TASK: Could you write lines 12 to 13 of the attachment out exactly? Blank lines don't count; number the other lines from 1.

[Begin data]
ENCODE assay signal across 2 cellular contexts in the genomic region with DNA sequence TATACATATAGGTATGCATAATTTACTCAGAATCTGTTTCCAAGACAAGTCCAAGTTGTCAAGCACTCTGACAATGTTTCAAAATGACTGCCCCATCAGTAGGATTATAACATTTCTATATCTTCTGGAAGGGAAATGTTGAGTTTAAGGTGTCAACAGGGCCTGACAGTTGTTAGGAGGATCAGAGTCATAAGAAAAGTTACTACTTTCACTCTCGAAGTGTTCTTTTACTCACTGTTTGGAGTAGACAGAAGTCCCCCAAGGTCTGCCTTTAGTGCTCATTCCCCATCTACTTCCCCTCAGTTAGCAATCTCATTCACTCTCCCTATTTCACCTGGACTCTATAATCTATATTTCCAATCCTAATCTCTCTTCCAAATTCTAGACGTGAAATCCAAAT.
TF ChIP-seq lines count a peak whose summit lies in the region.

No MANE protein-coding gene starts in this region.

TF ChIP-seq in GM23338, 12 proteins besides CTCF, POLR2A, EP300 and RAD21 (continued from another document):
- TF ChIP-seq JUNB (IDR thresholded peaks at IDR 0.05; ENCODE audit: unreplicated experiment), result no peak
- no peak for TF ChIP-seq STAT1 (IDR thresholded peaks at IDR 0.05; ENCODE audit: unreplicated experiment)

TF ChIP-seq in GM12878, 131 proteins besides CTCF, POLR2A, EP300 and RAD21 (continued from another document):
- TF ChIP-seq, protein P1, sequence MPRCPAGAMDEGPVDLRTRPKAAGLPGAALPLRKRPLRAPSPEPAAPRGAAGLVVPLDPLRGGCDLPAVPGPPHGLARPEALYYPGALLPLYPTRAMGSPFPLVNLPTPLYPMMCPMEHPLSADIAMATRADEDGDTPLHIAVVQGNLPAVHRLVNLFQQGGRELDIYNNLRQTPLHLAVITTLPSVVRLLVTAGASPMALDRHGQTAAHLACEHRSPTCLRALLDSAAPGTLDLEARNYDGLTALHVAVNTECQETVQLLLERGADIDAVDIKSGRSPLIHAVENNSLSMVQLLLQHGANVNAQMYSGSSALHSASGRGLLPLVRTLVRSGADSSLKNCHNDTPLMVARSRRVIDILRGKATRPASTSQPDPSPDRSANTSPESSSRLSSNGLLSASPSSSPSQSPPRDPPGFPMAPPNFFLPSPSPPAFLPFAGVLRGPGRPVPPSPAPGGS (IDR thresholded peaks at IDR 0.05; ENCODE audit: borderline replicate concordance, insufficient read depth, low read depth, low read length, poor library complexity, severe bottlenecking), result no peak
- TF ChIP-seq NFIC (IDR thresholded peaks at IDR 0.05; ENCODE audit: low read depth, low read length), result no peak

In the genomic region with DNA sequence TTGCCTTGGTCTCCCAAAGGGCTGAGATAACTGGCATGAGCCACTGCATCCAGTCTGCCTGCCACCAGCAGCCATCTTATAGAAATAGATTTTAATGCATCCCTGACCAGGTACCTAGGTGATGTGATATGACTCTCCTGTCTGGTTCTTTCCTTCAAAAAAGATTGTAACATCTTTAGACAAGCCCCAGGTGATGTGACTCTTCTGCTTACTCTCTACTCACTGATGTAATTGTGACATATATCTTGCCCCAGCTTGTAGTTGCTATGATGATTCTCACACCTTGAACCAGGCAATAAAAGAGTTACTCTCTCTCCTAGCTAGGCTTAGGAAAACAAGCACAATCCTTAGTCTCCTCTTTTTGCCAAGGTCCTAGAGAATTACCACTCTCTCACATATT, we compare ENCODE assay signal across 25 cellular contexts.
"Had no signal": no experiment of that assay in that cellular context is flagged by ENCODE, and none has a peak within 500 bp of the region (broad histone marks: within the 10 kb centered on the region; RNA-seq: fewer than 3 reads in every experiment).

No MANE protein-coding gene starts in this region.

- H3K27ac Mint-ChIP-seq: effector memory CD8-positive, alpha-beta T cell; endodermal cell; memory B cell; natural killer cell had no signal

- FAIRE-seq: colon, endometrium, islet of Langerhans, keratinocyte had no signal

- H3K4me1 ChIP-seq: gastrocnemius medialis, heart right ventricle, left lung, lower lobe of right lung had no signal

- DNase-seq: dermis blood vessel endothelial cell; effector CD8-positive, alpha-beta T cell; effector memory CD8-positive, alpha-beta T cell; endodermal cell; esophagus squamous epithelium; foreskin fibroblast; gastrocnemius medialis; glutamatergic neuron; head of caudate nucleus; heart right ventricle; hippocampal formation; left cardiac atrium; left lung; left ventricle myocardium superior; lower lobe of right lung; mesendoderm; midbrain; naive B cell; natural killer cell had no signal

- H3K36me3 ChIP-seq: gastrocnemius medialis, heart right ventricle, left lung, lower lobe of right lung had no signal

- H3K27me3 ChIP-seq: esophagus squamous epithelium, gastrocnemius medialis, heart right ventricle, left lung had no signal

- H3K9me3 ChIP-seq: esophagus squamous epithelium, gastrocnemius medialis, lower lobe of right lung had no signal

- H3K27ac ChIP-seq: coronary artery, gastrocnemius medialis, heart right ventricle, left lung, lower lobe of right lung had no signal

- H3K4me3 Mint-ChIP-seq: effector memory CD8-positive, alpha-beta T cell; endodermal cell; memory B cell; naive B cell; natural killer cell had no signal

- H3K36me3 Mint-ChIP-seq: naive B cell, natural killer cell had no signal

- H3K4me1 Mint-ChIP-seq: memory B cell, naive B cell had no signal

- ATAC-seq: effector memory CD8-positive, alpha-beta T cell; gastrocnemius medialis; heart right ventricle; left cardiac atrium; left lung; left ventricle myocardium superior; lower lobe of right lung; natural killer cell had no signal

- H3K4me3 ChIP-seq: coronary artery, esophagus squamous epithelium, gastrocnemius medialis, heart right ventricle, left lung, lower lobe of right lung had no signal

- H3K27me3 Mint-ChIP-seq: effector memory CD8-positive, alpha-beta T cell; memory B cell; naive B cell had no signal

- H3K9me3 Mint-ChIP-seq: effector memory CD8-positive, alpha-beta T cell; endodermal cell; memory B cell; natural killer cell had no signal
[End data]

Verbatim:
No MANE protein-coding gene starts in this region.

- H3K27ac Mint-ChIP-seq: effector memory CD8-positive, alpha-beta T cell; endodermal cell; memory B cell; natural killer cell had no signal